Our agency works with a number of Health Care providers to help you stay well. From the different plan types, to selecting a care provider, to knowing what costs to expect, will all play a part in your decision. Let us provide you with a solid understanding of health insurance basics so you have the information you need to make not only a smart choice but the right choice.
HMO or PPO?
An HMO gives you access to certain doctors and hospitals within its network. A network is made up of providers that have agreed to lower their rates for plan members and also meet quality standards.
"You're required to select a primary care physician, who will determine what treatment you need.
"You will need a primary care physician referral to be covered when you see a specialist or have a special test done.
"If you opt to see a doctor outside of an HMO network, there is no coverage, meaning you will have to pay the entire cost of medical services.
"Premiums are generally lower for HMO plans, and there is usually no deductible or a low one.
PPO plans provide more flexibility when picking a doctor or hospital. They also feature a network of providers, but there are fewer restrictions on seeing non-network providers.
"You can see the doctor or specialist you'd like without having to see a PCP first.
"You can see a doctor or go to a hospital outside the network and you may be covered. However, your benefits will be better if you stay in the PPO network.
"Premiums tend to be higher, and it's common for there to be a deductible
Selecting a Primary Care Physician:
It's important to know how to choose a doctor that's right for you. In fact, choosing a doctor is one of the most important decisions you'll make about your health. Plus, when you use a doctor within your plan's network, you get the most out of your plan and save more money.
Do you need a primary care physician that you'll want to see for routine issues and examinations? Or, do you need a specialist that focuses on one specific area or issue? If you're looking for a specialist, make sure he or she is board-certified in the field. Board certification means that the specialist has taken a training program and passed required examinations in that field. Primary care physicians may be certified as well, but their certification is likely to be more general, such as Family Medicine or Internal Medicine.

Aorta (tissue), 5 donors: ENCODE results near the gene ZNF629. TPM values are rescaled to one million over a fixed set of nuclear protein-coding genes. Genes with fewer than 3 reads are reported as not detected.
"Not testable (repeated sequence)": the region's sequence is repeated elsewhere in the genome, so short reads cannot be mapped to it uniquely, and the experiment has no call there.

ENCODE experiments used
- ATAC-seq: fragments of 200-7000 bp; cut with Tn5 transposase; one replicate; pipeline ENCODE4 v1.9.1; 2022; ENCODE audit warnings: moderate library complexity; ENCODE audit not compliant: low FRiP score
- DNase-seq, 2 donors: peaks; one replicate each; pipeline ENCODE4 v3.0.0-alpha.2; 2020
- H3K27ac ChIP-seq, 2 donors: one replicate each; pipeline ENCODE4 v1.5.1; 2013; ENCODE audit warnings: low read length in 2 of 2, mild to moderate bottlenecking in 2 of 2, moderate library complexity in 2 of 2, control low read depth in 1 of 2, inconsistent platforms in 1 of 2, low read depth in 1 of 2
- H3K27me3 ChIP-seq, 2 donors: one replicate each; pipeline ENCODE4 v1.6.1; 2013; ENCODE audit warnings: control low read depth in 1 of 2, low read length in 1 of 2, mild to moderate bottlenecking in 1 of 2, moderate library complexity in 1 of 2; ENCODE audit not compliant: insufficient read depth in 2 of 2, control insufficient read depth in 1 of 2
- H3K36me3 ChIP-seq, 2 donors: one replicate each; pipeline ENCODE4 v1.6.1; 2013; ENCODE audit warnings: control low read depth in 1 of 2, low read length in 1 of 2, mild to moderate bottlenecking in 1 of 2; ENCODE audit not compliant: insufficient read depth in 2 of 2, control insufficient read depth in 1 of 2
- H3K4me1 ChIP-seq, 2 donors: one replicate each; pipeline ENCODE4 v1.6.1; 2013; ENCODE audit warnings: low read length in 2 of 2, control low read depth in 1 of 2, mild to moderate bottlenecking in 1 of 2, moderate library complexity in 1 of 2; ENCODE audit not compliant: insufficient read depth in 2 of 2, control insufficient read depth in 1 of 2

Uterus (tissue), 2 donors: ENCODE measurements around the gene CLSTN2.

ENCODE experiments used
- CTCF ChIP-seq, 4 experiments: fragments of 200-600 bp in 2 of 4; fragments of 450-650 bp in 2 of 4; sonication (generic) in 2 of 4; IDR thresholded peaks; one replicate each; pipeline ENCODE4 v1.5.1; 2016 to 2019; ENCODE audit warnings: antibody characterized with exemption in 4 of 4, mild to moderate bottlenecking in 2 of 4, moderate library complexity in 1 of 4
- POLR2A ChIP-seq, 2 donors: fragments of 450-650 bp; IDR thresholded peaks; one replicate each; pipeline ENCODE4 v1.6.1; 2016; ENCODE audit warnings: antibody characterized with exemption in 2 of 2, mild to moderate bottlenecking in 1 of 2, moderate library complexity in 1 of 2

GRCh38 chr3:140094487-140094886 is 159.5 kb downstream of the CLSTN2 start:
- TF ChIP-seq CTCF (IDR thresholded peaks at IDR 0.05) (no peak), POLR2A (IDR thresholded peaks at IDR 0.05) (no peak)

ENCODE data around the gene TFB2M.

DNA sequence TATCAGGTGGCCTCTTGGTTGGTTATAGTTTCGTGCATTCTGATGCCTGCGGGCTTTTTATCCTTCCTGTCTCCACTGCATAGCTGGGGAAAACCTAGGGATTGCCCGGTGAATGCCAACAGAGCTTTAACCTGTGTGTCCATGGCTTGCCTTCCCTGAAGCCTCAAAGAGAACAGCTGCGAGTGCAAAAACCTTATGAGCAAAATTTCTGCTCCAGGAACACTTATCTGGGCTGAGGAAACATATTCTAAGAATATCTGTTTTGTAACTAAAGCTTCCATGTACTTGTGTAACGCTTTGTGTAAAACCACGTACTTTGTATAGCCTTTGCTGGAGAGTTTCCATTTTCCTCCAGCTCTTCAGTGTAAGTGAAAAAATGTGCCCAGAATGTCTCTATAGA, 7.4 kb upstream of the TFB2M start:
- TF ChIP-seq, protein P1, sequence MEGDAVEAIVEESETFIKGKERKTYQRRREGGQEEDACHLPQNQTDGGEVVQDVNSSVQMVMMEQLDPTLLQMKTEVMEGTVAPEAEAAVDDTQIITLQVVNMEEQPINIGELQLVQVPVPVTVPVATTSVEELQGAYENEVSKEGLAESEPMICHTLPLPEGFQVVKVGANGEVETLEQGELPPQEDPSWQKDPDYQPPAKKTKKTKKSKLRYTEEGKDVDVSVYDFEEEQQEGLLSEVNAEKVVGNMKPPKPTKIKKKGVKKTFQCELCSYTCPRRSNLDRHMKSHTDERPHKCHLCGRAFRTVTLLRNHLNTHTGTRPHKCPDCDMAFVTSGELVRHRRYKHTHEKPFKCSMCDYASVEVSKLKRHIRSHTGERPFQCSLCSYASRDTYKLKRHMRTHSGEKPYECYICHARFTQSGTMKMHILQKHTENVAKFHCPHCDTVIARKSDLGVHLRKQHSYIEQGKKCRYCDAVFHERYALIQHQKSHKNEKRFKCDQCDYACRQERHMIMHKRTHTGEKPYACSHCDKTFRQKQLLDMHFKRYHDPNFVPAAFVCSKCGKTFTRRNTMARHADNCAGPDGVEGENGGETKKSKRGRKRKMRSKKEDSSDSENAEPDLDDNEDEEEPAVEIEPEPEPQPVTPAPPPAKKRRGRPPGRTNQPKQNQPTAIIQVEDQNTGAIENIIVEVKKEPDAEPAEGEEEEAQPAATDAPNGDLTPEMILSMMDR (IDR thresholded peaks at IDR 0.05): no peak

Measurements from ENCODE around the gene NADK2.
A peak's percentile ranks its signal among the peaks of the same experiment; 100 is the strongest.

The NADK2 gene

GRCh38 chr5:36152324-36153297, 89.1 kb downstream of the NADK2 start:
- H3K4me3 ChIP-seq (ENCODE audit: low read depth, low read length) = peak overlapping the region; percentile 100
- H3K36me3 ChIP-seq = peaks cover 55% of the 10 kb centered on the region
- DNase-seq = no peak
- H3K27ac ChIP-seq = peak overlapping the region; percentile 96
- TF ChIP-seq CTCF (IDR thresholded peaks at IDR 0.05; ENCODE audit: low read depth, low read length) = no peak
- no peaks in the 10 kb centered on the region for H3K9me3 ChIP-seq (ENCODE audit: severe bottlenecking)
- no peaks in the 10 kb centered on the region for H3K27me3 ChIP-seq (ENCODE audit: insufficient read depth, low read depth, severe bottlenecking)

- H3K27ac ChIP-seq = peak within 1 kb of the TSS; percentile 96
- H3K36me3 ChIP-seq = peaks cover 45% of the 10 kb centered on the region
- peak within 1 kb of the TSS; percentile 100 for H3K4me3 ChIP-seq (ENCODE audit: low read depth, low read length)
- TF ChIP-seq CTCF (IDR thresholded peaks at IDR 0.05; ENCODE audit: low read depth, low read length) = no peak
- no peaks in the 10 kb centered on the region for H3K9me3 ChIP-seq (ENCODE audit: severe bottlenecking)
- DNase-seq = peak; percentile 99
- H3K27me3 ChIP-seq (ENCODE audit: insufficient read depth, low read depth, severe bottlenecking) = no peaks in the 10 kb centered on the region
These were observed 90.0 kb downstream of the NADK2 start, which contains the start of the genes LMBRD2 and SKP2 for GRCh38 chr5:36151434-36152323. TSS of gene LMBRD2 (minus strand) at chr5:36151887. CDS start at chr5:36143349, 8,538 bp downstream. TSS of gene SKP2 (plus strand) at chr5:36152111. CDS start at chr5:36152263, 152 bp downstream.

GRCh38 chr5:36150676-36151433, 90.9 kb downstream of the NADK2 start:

Do you know anybody who has seen this doctor? People who select a doctor based on a referral or recommendation from a family member, friend or fellow patient are usually happy with their decision.
Once you find a doctor, its evaluation time. The best way to do this is by asking questions during your first appointment. Here are some questions you may want to ask.
"Can you tell me about your education and medical training?
"How would you describe your approach to practicing medicine?
"How experienced is your staff?
"What hospital do you use if I would need treatment there?
"Do you do tests like X-rays and lab work here, or will I have to go to a separate facility?
"Will I be able to get in touch with you directly in an emergency?
Your health insurance plan premium is an obvious cost, and most people pay it on a monthly basis. Your premium is the payment you make to your health insurance company that keeps your coverage active. Other more obvious health insurance costs include deductibles, coinsurance and copayments. Less obvious expenses may include services provided by a doctor or hospital that is not part of your plan's network, plan limits for specific kinds of care, such as a certain number of visits for physical therapy per benefit period, as well as over-the-counter drugs.
To help you find the right plan that fits your budget, look at both the obvious and less obvious expenses you might expect to pay. Here are some tips for calculating your total health insurance cost:
"Deductibles: A deductible is a way for you to share in the cost of your healthcare and, in return, you pay a lower premium. If you have different levels to choose from, pick the highest deductible amount that you can comfortably pay in a calendar year.
"Office Visits: Estimate your total number of in-network doctor's visits you'll have in a year. Based on a plan's copayment, add up your total cost.
"Prescriptions: If have prescription drug needs, add up your monthly cost that won't be covered by the plan you are looking at. Even plans with comprehensive drug coverage may have a copayment.
"Other Care: Figure in dental, vision and any other regular and necessary care for you and your family. If these expenses are high, you may want to consider a plan that covers these costs.
Established in 1936, by Thomas J. Unik Sr., our company has grown to a full service insurance agency that serves the insurance needs of over 12,000 individuals and families and 4200 business concerns in Cleveland, Cuyahoga County and adjacent areas.